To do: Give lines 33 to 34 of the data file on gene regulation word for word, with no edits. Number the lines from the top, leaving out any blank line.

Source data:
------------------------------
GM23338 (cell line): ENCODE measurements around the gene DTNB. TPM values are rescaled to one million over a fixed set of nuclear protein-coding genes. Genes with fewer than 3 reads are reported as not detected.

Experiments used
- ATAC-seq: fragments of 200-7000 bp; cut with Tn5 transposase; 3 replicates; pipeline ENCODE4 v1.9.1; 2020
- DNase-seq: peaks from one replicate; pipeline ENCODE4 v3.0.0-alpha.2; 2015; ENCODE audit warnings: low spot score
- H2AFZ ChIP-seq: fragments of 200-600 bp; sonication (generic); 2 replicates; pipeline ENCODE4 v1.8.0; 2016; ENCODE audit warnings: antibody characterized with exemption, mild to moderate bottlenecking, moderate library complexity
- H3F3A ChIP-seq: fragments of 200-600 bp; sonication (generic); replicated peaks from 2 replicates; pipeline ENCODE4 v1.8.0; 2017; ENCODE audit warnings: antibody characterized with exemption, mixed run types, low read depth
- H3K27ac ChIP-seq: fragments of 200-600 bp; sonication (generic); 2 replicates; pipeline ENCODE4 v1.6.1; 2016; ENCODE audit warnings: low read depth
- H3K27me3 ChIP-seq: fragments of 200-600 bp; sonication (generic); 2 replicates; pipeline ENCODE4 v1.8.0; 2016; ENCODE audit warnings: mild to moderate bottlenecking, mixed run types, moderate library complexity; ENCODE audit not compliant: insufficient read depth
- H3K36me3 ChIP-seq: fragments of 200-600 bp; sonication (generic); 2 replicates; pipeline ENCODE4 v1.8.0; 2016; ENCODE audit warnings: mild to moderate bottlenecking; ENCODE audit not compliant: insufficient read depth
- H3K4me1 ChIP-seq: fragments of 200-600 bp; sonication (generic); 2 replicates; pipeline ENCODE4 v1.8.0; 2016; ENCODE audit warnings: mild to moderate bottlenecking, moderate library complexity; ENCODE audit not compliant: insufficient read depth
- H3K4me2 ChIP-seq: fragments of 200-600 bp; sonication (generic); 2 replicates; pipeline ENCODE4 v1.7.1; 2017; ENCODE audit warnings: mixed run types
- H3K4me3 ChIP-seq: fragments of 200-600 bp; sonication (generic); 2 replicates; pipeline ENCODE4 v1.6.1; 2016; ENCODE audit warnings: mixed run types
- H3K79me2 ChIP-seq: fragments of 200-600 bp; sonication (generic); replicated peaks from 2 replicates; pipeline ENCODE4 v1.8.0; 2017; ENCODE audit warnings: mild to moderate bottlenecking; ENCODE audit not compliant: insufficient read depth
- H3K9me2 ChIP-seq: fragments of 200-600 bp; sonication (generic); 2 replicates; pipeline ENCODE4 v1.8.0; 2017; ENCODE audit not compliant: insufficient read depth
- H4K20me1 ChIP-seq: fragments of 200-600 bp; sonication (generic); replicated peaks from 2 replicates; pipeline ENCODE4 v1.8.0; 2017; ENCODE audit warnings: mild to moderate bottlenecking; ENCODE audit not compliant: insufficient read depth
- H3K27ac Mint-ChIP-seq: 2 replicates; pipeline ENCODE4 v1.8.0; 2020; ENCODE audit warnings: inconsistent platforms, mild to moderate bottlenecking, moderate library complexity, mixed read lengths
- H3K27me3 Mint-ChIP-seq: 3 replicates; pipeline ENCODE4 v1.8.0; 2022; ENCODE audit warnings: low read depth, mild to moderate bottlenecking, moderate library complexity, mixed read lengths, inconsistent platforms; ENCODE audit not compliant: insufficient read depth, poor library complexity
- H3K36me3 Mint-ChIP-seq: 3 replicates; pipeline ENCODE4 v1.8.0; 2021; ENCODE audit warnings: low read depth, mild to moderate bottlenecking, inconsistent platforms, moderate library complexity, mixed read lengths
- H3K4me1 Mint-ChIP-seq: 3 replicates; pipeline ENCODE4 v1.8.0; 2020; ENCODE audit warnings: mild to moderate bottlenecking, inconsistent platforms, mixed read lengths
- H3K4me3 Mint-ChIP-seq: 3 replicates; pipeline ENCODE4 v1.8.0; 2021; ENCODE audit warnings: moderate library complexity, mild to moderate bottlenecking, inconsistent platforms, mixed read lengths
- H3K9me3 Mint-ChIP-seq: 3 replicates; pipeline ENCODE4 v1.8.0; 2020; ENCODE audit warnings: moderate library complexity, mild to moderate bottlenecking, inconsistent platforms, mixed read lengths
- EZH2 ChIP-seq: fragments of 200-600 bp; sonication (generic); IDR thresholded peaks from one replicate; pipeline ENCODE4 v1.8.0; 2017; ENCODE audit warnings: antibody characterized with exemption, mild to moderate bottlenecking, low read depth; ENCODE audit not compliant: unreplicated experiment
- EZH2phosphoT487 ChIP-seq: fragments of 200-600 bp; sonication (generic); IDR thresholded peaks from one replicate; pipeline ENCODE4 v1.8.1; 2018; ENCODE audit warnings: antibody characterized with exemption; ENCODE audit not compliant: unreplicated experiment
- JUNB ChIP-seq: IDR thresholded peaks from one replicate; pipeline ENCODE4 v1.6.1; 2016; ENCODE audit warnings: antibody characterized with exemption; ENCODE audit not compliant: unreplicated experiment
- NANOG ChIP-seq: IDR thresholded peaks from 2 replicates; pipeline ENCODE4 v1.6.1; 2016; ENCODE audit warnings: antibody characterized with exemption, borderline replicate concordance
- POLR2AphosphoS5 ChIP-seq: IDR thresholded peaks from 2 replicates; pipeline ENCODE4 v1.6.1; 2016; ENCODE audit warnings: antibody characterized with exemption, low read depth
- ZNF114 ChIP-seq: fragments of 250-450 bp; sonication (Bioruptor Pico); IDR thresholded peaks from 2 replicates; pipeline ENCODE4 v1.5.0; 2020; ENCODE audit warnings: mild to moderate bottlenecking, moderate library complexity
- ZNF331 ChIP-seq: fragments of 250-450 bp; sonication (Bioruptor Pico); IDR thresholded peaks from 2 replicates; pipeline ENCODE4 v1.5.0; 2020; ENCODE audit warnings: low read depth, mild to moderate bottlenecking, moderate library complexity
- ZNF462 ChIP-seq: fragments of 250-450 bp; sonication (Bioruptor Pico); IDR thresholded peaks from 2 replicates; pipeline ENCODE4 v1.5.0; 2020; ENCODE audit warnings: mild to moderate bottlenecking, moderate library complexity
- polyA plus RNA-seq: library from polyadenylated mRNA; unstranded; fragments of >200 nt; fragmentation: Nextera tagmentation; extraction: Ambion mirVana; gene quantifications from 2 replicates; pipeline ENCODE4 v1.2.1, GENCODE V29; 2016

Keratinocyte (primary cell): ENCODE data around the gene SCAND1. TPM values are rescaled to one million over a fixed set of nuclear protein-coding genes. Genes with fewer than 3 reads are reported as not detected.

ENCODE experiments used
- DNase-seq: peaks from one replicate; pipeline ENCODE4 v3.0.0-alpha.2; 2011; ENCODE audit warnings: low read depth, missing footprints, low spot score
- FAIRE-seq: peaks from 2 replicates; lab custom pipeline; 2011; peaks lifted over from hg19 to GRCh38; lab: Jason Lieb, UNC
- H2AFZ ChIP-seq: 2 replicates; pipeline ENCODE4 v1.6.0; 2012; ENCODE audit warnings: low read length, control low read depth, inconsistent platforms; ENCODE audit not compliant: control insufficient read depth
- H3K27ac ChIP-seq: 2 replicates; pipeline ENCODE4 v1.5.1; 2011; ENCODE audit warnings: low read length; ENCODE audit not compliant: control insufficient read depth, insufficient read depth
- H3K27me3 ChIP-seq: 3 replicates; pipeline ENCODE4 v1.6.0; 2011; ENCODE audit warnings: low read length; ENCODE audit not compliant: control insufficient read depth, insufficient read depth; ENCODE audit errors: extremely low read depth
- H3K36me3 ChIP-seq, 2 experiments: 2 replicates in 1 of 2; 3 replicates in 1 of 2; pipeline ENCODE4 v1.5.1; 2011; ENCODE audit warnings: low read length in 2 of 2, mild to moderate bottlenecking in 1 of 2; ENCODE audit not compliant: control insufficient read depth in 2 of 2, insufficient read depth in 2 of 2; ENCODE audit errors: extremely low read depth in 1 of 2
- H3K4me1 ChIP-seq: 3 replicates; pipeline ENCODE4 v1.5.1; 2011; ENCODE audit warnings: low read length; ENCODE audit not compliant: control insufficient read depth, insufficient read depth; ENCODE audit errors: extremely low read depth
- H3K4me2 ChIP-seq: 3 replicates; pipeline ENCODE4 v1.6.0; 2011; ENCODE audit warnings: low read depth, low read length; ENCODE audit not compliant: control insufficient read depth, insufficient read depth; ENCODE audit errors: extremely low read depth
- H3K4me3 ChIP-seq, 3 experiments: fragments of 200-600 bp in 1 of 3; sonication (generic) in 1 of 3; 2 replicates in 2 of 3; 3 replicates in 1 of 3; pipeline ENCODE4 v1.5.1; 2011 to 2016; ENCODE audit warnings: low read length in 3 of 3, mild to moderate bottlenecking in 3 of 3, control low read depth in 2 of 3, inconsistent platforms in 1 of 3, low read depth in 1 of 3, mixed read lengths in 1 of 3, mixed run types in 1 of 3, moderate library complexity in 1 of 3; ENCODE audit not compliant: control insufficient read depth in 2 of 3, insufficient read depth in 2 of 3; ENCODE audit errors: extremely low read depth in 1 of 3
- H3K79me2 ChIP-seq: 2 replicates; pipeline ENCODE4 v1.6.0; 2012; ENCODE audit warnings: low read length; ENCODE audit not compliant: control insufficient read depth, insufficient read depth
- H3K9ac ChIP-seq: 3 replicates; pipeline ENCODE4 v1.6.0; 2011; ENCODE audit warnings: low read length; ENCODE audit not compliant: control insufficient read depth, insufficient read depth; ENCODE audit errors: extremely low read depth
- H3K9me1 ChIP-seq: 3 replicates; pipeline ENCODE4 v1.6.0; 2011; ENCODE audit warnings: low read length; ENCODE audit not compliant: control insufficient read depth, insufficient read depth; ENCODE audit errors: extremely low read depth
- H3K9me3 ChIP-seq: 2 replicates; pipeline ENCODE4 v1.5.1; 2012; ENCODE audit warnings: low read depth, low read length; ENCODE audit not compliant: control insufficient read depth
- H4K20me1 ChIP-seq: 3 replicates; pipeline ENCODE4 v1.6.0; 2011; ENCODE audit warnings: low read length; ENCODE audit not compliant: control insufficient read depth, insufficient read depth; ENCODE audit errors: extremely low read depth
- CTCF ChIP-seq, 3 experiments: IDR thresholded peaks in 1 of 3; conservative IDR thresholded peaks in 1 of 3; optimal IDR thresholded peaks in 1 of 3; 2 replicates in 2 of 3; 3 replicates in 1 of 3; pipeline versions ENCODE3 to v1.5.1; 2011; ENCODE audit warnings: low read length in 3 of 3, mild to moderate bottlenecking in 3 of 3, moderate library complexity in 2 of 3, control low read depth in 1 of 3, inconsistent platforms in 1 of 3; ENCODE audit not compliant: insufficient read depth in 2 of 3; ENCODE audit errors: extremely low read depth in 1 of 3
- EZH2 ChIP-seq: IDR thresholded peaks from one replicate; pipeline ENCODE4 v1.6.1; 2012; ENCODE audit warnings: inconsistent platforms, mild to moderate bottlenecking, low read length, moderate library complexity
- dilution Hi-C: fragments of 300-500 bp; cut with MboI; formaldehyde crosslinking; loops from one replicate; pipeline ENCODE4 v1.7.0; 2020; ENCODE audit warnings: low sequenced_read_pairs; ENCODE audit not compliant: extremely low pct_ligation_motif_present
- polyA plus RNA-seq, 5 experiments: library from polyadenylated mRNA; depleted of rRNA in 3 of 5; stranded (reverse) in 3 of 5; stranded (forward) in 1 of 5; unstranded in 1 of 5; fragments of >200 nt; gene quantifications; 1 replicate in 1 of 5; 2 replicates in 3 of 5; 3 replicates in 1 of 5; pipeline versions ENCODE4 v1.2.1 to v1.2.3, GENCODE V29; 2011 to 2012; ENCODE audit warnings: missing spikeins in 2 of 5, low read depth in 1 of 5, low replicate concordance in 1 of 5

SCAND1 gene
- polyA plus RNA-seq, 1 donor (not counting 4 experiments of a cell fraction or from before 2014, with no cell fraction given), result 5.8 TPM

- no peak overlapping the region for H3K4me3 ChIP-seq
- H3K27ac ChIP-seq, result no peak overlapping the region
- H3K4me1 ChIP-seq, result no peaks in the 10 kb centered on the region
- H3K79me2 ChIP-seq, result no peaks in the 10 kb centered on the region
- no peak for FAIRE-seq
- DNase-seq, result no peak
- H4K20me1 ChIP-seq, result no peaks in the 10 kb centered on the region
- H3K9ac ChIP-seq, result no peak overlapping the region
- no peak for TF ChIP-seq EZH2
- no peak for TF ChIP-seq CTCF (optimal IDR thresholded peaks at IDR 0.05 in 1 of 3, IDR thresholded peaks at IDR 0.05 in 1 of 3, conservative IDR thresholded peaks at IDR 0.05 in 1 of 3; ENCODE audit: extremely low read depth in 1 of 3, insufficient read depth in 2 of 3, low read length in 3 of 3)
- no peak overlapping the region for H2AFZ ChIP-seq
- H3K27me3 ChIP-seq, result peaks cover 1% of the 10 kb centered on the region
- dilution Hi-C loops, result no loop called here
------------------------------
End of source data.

- DNase-seq: peaks from one replicate; pipeline ENCODE4 v3.0.0-alpha.2; 2011; ENCODE audit warnings: low read depth, missing footprints, low spot score
- FAIRE-seq: peaks from 2 replicates; lab custom pipeline; 2011; peaks lifted over from hg19 to GRCh38; lab: Jason Lieb, UNC